the quiet of charity was in that lone statue of a kid on a platform for station #4 entitled “the verdict”, a retelling of Jesus being judged by Pilate. the statue was made clearly into a street kid given the huge tattered shirt he was wearing, which was also ultimately about the same kind of control and restraint that’s in “the whip” and in art installation, both.
the power of restraint in creating just the right amount of drama meanwhile is in station #6 re-titled “the curse” from the conventional Jesus is crowned with thorns station. here, a crown is put on a pedestal of sorts, surrounded by thorns and encased in glass. the light that shines from within the casing, would be too much given the gold of the crown, were it not a well chosen deep red light, one that doesn’t shine through the glass but stays within it. this provides just the right amount of drama, highlighting the difference of this station from the rest of the installations and stations that are mostly in black.
equally wonderful about Church Simplified’s ways of the cross is its requirement of involvement: you read about “the two simons” and are told to think of someone who has helped you in a time of dire need, and to pick other people’s prayers from a bowl and say the prayer for them, as you leave your own wishes in the same bowl. you are Simon of Cyrene as the next person will be for you.
then there are the acts of carrying a cross in station #8, or of nailing one’s sins as represented by black cloth from station #6 onto station #9 “the crucifixion”, or of lifting an old black telephone and listening to people talking about and prejudging somebody else. there are the acts of walking through darkness inside a tent to signify the “seeming” darkness of Good Friday in station #12, or of writing down the name of a person you wish to thank by saying a little prayer for her in station #13 “the cloth”, about the story of Easter.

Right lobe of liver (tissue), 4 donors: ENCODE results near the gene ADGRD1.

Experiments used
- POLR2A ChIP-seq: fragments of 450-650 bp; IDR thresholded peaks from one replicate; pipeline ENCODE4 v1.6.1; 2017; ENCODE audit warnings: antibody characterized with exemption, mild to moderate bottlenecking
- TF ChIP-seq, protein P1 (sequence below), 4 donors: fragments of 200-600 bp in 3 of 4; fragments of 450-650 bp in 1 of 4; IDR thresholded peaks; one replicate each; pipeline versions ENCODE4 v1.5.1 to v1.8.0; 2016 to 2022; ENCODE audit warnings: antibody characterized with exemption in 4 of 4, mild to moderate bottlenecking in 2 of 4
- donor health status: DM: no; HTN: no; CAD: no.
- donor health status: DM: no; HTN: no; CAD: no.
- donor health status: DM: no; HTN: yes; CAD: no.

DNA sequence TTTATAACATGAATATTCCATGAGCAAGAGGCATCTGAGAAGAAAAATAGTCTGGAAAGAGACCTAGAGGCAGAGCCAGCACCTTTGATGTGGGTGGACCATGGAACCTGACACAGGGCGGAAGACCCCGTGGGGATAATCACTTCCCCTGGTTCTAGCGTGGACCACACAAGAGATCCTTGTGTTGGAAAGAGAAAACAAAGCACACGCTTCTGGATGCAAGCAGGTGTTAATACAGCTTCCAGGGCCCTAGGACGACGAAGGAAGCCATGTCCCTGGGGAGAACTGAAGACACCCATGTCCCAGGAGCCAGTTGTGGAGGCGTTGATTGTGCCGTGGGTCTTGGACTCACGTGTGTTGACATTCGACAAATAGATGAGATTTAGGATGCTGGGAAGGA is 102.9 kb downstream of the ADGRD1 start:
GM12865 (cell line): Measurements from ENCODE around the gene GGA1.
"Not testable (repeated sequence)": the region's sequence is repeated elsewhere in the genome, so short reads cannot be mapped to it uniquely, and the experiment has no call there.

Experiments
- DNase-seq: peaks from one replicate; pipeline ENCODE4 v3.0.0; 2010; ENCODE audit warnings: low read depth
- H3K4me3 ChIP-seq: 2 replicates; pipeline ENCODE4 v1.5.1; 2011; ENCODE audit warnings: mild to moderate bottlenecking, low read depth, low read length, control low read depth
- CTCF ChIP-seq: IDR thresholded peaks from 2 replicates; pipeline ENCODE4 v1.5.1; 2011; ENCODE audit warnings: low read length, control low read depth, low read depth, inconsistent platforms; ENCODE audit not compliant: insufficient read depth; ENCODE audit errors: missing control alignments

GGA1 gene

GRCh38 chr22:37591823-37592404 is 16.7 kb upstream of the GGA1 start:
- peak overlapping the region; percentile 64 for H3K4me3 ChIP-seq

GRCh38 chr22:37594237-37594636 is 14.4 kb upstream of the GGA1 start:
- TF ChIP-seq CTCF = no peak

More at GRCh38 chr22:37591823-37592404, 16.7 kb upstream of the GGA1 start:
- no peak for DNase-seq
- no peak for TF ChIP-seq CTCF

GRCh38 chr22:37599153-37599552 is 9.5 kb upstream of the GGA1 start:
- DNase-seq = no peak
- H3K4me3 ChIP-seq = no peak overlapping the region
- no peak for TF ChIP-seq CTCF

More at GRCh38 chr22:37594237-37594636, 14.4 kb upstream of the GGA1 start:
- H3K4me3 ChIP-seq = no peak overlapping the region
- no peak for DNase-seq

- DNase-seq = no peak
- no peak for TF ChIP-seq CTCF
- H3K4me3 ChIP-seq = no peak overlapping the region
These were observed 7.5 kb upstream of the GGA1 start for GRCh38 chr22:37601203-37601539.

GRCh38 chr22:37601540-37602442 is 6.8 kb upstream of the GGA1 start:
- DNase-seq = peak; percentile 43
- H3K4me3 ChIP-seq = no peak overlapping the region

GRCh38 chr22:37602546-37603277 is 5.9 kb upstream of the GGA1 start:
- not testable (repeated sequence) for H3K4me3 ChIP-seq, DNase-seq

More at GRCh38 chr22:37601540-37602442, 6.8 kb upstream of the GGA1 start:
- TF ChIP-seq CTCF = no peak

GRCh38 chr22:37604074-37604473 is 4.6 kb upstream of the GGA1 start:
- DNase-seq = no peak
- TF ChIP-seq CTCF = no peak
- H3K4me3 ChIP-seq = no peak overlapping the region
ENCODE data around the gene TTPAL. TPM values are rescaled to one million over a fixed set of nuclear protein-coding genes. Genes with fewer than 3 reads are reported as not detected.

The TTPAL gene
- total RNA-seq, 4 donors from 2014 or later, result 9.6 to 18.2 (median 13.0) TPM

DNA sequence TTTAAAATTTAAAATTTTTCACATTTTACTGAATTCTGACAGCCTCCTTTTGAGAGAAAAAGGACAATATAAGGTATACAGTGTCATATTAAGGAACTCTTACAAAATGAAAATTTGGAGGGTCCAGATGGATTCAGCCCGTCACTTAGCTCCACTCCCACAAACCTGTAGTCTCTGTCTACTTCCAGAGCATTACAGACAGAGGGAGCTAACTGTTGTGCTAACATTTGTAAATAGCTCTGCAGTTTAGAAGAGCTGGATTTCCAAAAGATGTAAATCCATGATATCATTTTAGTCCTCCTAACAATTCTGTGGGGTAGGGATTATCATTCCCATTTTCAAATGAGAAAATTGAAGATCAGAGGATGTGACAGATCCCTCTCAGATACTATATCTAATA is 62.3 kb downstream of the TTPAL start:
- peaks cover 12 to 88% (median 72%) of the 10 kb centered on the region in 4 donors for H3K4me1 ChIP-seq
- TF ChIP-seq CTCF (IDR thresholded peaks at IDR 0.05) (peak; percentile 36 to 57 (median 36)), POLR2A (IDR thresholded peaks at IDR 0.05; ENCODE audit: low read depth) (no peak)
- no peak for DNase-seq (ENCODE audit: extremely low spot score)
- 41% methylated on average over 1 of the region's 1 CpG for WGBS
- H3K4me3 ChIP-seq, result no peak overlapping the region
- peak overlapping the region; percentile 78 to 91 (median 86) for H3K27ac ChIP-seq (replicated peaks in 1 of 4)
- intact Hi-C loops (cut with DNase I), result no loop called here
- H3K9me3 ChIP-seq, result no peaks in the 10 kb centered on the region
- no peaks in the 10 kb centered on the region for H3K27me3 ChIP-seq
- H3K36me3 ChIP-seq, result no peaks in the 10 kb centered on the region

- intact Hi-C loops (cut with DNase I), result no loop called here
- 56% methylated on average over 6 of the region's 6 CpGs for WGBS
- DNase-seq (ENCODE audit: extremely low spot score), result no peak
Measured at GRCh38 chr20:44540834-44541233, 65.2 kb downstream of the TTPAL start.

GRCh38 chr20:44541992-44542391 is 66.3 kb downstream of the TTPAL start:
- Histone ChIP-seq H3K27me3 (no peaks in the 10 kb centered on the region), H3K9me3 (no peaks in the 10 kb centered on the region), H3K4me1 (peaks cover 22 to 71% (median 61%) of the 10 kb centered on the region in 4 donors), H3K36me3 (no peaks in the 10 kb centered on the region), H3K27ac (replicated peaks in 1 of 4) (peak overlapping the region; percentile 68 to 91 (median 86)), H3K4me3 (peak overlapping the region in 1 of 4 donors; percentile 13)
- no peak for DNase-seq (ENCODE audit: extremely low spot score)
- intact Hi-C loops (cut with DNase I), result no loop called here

what these stations required of me as spectator were surprisingly easy to get into, on the one hand as a meditation, on the other as a way of dealing with this story of one man whose story is also that of a society. one that’s so familiar, one that’s exactly where we’re at still, the one we continue to (re-)create.
what is striking though in the process of walking through Church Simplified’s stations of the cross is its ability at reconfiguring this story into one that’s current and relevant, complete with really cool Christian rock music (that i’m now hunting down), and activities that don’t fall into the trap of making things fun-without-a-point. instead what’s here is a story told and reconfigured into hope, and possibility, and light. plenty of it. and in the face of a conventional Catholic Church that’s in the throes of losing plenty of its believers, in the midst of arguing with our own Catholic selves about the contradictions between this Church and our own real lives, this popularization is exactly what local Catholicism needs. less of the preaching and instilling fear, more of the talking to us all as equals, yes? there is hope for Catholic religiosity in this country yet.
Tagged: Bonifacio Global City, Bonifacio High Street, Church Simplified, death, Holy Week 2011, Jesus Christ, popular religion, popularizing Catholicism, religion, religiosity, resurrection, stations of the cross, visita iglesia, Walkway: Reflections on the Stations of the Cross, way of the cross